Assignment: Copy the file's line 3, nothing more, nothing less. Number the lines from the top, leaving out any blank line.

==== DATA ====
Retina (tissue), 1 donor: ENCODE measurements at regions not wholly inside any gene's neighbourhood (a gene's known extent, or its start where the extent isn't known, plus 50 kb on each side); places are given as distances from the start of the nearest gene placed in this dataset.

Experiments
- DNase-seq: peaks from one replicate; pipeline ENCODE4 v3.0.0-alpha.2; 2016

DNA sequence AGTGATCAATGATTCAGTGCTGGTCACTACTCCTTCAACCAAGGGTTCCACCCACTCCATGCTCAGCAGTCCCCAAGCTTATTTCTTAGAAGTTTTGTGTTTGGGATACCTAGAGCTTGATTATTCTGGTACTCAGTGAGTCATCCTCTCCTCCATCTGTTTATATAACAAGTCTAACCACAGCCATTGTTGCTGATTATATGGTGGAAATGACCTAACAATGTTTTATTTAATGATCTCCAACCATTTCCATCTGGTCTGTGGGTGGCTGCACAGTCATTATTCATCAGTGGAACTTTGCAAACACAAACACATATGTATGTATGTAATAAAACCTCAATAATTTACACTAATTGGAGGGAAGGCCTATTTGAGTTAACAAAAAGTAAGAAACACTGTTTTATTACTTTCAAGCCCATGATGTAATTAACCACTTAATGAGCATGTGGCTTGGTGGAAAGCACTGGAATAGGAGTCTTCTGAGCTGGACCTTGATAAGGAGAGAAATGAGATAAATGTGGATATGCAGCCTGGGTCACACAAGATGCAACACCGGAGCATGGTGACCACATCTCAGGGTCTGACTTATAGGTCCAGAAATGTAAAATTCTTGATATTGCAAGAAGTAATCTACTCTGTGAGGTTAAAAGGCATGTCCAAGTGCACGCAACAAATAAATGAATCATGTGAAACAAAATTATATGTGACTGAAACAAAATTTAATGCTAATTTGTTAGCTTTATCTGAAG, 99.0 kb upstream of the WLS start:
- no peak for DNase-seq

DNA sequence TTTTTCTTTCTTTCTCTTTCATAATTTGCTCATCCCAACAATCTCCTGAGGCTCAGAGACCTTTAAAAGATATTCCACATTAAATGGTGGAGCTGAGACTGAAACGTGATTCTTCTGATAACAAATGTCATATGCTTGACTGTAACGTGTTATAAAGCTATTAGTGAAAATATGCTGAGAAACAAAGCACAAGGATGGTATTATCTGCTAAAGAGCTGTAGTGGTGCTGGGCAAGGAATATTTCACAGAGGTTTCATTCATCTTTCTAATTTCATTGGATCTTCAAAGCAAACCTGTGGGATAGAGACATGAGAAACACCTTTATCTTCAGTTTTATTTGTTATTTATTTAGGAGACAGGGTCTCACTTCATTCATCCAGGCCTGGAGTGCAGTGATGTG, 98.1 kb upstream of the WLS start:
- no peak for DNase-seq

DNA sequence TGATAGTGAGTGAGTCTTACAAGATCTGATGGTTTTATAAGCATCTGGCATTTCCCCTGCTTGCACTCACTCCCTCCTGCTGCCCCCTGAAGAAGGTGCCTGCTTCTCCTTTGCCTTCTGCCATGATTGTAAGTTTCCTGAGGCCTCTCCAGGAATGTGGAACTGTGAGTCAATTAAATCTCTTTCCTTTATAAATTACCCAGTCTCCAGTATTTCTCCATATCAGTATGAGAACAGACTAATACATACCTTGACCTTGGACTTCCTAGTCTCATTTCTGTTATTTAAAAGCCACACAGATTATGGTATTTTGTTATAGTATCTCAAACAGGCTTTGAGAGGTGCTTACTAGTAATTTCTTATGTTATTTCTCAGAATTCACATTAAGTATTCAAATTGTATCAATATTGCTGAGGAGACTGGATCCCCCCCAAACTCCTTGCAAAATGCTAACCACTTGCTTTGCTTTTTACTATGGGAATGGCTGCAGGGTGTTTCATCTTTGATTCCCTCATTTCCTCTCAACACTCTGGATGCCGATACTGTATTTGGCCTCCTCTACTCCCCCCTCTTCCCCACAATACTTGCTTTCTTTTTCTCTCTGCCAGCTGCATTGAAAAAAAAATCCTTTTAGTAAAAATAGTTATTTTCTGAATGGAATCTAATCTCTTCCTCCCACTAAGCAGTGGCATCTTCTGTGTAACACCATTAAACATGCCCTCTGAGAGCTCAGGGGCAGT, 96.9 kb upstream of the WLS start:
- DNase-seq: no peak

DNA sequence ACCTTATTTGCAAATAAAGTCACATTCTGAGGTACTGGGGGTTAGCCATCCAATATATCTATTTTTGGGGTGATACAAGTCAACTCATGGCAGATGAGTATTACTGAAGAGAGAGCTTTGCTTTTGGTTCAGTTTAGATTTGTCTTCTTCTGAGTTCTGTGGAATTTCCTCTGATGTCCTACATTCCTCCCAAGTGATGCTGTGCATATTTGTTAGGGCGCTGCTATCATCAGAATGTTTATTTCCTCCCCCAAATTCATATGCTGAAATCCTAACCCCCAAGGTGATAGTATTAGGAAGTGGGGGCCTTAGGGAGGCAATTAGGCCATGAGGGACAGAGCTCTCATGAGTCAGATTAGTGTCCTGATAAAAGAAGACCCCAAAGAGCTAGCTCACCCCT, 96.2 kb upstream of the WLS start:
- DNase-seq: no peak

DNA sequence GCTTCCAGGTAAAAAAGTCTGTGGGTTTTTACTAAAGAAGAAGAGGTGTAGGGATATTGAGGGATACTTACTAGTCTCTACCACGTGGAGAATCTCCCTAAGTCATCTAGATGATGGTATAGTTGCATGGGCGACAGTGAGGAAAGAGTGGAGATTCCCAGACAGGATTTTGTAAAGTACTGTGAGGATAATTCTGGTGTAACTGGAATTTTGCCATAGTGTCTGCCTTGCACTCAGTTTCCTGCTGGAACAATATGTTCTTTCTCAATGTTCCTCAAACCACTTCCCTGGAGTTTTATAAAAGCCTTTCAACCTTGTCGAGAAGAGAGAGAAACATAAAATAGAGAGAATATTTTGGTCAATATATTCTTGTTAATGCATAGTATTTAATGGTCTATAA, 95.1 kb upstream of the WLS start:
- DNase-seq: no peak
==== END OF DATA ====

- DNase-seq: peaks from one replicate; pipeline ENCODE4 v3.0.0-alpha.2; 2016